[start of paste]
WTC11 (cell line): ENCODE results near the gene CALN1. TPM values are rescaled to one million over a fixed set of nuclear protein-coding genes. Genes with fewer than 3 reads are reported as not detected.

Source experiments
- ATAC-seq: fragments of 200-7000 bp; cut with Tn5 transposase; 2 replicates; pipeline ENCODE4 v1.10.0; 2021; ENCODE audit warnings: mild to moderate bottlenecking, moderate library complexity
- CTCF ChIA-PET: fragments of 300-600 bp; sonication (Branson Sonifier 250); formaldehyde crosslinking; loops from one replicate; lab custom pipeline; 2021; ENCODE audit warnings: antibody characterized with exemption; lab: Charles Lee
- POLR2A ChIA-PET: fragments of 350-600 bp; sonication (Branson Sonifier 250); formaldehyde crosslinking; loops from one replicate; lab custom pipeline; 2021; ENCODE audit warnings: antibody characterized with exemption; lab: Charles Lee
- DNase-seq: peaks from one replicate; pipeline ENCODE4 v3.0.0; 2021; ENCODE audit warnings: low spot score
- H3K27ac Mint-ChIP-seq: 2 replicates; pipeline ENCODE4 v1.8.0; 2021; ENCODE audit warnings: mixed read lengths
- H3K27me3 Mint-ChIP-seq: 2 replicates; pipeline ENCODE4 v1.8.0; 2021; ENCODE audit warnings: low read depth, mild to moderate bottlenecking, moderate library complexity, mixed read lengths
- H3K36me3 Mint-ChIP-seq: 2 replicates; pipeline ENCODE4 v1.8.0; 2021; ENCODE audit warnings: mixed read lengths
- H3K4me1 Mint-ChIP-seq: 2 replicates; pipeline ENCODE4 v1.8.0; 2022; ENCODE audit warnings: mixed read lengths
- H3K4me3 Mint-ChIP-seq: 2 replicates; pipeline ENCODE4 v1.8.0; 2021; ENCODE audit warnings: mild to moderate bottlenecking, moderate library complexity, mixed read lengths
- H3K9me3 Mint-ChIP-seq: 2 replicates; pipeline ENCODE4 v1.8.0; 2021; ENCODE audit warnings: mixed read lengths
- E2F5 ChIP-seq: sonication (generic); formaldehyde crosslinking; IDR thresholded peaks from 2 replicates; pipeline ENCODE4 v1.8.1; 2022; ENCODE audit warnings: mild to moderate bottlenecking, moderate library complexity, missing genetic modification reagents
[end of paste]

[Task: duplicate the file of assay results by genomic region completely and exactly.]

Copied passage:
WTC11 (cell line): ENCODE results near the gene CALN1. TPM values are rescaled to one million over a fixed set of nuclear protein-coding genes. Genes with fewer than 3 reads are reported as not detected.

Source experiments
- ATAC-seq: fragments of 200-7000 bp; cut with Tn5 transposase; 2 replicates; pipeline ENCODE4 v1.10.0; 2021; ENCODE audit warnings: mild to moderate bottlenecking, moderate library complexity
- CTCF ChIA-PET: fragments of 300-600 bp; sonication (Branson Sonifier 250); formaldehyde crosslinking; loops from one replicate; lab custom pipeline; 2021; ENCODE audit warnings: antibody characterized with exemption; lab: Charles Lee
- POLR2A ChIA-PET: fragments of 350-600 bp; sonication (Branson Sonifier 250); formaldehyde crosslinking; loops from one replicate; lab custom pipeline; 2021; ENCODE audit warnings: antibody characterized with exemption; lab: Charles Lee
- DNase-seq: peaks from one replicate; pipeline ENCODE4 v3.0.0; 2021; ENCODE audit warnings: low spot score
- H3K27ac Mint-ChIP-seq: 2 replicates; pipeline ENCODE4 v1.8.0; 2021; ENCODE audit warnings: mixed read lengths
- H3K27me3 Mint-ChIP-seq: 2 replicates; pipeline ENCODE4 v1.8.0; 2021; ENCODE audit warnings: low read depth, mild to moderate bottlenecking, moderate library complexity, mixed read lengths
- H3K36me3 Mint-ChIP-seq: 2 replicates; pipeline ENCODE4 v1.8.0; 2021; ENCODE audit warnings: mixed read lengths
- H3K4me1 Mint-ChIP-seq: 2 replicates; pipeline ENCODE4 v1.8.0; 2022; ENCODE audit warnings: mixed read lengths
- H3K4me3 Mint-ChIP-seq: 2 replicates; pipeline ENCODE4 v1.8.0; 2021; ENCODE audit warnings: mild to moderate bottlenecking, moderate library complexity, mixed read lengths
- H3K9me3 Mint-ChIP-seq: 2 replicates; pipeline ENCODE4 v1.8.0; 2021; ENCODE audit warnings: mixed read lengths
- E2F5 ChIP-seq: sonication (generic); formaldehyde crosslinking; IDR thresholded peaks from 2 replicates; pipeline ENCODE4 v1.8.1; 2022; ENCODE audit warnings: mild to moderate bottlenecking, moderate library complexity, missing genetic modification reagents